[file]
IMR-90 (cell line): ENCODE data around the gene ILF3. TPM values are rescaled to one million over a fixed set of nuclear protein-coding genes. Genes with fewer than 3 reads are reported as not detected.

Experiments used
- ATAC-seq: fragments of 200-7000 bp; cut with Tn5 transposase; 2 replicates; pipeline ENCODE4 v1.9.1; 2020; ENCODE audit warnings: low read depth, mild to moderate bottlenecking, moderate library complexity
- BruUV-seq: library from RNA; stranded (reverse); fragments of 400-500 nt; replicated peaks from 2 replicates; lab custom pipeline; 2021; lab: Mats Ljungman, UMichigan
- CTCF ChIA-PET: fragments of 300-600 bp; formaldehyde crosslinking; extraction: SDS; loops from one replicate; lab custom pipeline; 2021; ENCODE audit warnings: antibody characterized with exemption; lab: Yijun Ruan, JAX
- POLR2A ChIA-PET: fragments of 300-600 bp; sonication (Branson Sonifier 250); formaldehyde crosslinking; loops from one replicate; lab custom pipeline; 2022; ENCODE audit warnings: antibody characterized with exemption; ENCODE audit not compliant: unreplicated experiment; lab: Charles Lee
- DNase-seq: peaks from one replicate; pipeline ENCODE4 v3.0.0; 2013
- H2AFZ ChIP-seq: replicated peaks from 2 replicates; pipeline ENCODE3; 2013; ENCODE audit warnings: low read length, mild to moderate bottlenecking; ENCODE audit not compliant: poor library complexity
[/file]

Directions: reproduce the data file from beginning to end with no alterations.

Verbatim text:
IMR-90 (cell line): ENCODE data around the gene ILF3. TPM values are rescaled to one million over a fixed set of nuclear protein-coding genes. Genes with fewer than 3 reads are reported as not detected.

Experiments used
- ATAC-seq: fragments of 200-7000 bp; cut with Tn5 transposase; 2 replicates; pipeline ENCODE4 v1.9.1; 2020; ENCODE audit warnings: low read depth, mild to moderate bottlenecking, moderate library complexity
- BruUV-seq: library from RNA; stranded (reverse); fragments of 400-500 nt; replicated peaks from 2 replicates; lab custom pipeline; 2021; lab: Mats Ljungman, UMichigan
- CTCF ChIA-PET: fragments of 300-600 bp; formaldehyde crosslinking; extraction: SDS; loops from one replicate; lab custom pipeline; 2021; ENCODE audit warnings: antibody characterized with exemption; lab: Yijun Ruan, JAX
- POLR2A ChIA-PET: fragments of 300-600 bp; sonication (Branson Sonifier 250); formaldehyde crosslinking; loops from one replicate; lab custom pipeline; 2022; ENCODE audit warnings: antibody characterized with exemption; ENCODE audit not compliant: unreplicated experiment; lab: Charles Lee
- DNase-seq: peaks from one replicate; pipeline ENCODE4 v3.0.0; 2013
- H2AFZ ChIP-seq: replicated peaks from 2 replicates; pipeline ENCODE3; 2013; ENCODE audit warnings: low read length, mild to moderate bottlenecking; ENCODE audit not compliant: poor library complexity